Renal Effects of Cytokines in Hypertension

Yi Wen; Steven D. Crowley

Disclosures

Curr Opin Nephrol Hypertens. 2018;27(2):70-76. 

In This Article

Renal Effects of Cytokines in Hypertension

Tumor Necrosis Factor-α

A prototypical macrophage cytokine, tumor necrosis factor (TNF) is also produced by T cells and resident kidney cells, including renal epithelial cells, mesangial cells, and vascular endothelial cells.[22] Ramseyer et al.[23] recently provided a comprehensive summary of TNF's actions in the kidney. Although infused, TNF exerts a natriuretic effect via ligation of TNF receptor 1,[24,25] the net effect of endogenous TNF is to augment the hypertensive response and associated renal injury in rodent models. For example, TNF deficiency or blockade in mice blunts the chronic hypertensive response to Ang II.[18,26,27] TNF suppresses NOS3-dependent sodium transport in the thick ascending limb,[28] and cross-transplant studies established that these actions of TNF in the kidney exaggerate hypertension in vivo.[26] TNF is directly toxic to glomerular epithelial cells.[29,30] In rats, TNF inhibition attenuates glomerular and tubular injury accruing from hypertension of several causes,[31–33] and infusion of a TNF blocker directly into the renal interstitium can protect against salt-induced BP elevation.[34] Thus, preclinical studies substantiate a role for TNF to promote sodium retention during hypertension, possibly via stimulation of TNF receptor 2 rather than TNF receptor 1,[35] but the local distribution and concentration of TNF within the compartments of the kidney are critical determinants of TNF-dependent BP modulation.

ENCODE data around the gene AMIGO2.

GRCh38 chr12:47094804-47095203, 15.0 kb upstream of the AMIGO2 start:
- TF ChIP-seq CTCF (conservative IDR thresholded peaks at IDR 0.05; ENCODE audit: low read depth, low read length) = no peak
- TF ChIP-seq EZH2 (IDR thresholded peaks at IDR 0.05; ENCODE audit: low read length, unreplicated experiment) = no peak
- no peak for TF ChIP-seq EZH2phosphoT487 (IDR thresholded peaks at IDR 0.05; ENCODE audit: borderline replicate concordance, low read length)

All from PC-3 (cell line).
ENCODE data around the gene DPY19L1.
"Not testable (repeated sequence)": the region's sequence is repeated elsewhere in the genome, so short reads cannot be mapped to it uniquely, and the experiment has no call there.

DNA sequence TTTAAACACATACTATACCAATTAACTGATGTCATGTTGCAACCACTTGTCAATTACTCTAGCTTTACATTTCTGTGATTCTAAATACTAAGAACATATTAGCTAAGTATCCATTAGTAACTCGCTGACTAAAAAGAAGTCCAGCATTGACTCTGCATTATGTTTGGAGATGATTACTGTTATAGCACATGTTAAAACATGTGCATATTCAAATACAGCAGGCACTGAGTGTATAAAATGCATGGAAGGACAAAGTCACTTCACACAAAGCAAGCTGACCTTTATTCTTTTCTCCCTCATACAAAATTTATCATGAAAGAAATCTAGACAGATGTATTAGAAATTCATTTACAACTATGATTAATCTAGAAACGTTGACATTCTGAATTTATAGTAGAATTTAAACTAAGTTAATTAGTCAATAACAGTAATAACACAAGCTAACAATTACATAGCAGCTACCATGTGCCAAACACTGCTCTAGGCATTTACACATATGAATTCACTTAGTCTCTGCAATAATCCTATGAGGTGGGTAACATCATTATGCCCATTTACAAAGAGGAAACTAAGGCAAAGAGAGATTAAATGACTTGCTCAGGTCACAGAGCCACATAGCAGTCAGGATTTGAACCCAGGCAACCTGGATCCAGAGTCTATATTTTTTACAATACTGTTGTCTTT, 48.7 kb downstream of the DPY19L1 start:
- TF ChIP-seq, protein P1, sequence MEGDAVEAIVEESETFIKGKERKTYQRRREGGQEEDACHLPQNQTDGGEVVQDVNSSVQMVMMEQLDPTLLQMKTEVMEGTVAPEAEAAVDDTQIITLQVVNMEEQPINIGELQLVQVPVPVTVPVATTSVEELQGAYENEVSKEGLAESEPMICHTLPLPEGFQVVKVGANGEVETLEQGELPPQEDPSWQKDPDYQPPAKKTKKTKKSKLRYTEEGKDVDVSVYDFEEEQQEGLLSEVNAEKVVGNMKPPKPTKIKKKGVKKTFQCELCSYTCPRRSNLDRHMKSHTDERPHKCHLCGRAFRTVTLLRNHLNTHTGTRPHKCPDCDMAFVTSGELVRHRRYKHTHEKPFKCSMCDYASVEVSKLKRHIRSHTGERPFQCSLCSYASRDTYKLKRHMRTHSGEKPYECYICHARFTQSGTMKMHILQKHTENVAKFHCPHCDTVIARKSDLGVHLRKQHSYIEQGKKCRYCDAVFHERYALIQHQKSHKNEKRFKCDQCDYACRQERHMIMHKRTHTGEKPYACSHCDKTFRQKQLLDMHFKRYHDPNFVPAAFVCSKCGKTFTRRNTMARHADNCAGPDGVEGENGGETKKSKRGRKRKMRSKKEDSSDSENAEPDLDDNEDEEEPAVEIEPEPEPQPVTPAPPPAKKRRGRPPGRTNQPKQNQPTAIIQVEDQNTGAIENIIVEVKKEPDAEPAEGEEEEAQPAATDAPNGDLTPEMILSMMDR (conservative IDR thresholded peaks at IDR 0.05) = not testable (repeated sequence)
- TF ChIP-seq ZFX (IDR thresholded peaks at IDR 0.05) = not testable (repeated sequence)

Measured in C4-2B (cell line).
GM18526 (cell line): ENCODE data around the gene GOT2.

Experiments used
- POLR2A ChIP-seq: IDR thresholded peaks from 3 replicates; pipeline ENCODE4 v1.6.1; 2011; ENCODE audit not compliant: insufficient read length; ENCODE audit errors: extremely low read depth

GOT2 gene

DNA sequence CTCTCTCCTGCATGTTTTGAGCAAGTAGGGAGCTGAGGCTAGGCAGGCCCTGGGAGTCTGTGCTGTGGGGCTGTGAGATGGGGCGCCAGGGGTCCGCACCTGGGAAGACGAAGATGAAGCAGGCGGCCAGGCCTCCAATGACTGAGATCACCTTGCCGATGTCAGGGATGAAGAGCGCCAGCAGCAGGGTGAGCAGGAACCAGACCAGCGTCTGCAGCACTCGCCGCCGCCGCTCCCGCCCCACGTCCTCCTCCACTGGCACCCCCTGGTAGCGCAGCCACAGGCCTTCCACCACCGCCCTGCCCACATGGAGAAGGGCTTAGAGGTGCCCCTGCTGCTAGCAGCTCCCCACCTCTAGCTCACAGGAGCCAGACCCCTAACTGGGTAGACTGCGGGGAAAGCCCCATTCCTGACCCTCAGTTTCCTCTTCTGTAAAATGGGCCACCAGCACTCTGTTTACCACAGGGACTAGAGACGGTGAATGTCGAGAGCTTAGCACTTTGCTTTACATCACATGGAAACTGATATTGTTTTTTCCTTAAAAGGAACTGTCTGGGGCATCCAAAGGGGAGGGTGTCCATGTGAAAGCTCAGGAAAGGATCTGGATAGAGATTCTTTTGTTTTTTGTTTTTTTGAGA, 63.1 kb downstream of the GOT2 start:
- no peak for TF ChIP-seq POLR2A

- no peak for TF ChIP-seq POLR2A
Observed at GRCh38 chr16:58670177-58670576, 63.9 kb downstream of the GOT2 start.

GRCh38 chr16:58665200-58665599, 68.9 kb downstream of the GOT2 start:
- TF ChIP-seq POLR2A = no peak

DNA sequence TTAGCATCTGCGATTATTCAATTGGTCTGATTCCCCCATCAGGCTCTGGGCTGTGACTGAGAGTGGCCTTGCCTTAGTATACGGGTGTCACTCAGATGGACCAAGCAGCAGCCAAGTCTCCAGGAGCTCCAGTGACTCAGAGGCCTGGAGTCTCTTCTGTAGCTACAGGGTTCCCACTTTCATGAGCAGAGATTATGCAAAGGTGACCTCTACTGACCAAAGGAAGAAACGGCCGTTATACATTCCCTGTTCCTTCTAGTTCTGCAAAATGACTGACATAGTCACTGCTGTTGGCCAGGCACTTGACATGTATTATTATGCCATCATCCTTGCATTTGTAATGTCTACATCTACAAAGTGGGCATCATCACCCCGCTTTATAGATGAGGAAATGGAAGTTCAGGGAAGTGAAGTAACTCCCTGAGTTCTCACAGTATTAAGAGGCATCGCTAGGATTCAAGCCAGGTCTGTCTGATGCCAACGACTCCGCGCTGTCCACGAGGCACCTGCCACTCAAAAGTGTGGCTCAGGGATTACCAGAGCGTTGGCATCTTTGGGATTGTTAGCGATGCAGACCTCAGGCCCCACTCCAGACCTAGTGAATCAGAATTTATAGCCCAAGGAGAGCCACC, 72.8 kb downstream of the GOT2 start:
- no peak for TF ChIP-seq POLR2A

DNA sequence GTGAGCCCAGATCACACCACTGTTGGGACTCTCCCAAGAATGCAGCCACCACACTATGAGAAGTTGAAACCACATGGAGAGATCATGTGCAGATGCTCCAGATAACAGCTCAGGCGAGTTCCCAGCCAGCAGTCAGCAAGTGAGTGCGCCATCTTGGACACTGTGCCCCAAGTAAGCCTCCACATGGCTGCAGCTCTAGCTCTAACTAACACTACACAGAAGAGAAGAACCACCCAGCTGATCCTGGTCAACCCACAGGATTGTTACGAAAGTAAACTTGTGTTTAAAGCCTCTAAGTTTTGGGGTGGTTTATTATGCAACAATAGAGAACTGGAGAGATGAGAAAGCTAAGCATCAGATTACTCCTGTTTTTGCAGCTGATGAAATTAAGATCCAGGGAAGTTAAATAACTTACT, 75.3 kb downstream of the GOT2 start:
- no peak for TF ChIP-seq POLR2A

In humans, the effects of TNF on BP have been mixed. In patients with congestive heart failure, TNF inhibition did not reduce BP.[36,37] However, the antihypertensive effects of TNF antagonism may be more easily demonstrated among patients with frank immune activation. Accordingly, in small numbers of hypertensive patients with psoriatic or rheumatoid arthritis, urinary levels of TNF correlated with BP,[38] and TNF blockade with infliximab reduced 24-h ambulatory BP in a crossover study design.[39] Future studies will need to investigate how to vigorously disrupt the actions of TNF that promote sodium retention in the kidney without engendering off-target immunosuppression and loss of tumor surveillance.

Interleukin-1